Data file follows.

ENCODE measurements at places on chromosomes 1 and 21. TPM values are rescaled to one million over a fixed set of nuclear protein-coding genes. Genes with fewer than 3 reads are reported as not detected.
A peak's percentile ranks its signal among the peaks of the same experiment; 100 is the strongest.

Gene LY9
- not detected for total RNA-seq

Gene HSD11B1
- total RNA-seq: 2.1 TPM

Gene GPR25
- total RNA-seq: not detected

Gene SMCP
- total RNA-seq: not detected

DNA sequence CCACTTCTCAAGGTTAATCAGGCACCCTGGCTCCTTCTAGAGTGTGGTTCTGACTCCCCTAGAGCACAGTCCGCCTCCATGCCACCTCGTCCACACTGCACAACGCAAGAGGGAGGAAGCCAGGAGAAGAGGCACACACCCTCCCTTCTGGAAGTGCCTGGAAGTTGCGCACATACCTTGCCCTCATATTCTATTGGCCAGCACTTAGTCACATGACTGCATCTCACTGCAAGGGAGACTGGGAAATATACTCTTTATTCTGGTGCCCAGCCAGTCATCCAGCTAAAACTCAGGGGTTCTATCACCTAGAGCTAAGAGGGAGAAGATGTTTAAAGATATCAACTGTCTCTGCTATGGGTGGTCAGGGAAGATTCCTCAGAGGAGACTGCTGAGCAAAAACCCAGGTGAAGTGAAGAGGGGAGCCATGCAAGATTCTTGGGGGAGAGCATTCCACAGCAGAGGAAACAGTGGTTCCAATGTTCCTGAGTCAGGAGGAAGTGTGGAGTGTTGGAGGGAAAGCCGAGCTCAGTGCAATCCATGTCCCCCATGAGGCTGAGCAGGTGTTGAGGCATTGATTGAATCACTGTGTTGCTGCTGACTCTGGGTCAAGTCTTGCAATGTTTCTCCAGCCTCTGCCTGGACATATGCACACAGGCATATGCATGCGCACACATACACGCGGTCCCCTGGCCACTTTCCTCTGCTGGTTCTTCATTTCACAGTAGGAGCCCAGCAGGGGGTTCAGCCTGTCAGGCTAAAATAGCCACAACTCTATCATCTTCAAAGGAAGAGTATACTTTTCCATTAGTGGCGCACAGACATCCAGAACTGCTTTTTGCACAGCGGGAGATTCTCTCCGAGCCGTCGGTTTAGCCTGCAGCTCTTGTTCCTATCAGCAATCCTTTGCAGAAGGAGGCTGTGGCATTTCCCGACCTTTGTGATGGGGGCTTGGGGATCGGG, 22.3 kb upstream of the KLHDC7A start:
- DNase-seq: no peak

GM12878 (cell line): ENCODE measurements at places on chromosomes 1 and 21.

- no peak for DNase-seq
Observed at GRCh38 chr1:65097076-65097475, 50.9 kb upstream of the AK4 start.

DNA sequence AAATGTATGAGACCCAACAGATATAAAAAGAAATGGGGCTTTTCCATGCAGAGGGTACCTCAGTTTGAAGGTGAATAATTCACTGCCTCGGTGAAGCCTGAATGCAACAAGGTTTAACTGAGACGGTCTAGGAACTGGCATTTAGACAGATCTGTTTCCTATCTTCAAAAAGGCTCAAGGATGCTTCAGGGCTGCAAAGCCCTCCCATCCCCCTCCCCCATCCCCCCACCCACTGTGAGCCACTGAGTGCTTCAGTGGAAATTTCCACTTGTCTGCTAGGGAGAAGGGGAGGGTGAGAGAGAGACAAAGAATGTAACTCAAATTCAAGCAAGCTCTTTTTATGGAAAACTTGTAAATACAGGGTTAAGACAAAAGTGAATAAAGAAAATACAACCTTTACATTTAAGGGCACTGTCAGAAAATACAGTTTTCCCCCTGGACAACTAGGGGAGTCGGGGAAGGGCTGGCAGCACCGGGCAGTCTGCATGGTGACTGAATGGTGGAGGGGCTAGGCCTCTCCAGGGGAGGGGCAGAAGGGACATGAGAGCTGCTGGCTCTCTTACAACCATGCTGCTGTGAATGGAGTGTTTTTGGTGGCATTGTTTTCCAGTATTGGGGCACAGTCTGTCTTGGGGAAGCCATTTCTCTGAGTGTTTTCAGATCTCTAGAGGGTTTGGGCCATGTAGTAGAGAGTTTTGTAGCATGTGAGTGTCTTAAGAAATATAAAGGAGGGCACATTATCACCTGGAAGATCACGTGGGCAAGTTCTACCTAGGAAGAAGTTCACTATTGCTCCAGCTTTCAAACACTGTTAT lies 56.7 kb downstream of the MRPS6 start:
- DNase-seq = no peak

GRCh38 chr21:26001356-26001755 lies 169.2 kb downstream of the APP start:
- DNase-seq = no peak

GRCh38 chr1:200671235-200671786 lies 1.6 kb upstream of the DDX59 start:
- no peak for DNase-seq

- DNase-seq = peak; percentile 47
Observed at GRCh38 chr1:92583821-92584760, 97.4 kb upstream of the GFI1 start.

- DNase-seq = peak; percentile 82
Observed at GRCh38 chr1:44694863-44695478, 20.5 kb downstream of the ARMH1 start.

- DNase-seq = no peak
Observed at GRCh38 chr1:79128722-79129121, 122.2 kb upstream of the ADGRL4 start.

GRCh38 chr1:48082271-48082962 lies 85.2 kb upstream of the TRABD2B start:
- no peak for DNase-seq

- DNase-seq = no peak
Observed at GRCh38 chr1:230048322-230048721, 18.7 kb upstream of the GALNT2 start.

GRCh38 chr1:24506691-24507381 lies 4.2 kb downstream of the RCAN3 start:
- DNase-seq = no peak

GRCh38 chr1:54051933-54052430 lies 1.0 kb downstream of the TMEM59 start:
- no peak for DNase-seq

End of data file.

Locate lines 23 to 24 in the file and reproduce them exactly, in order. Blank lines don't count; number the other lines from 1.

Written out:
Observed at GRCh38 chr1:92583821-92584760, 97.4 kb upstream of the GFI1 start.

- DNase-seq = peak; percentile 82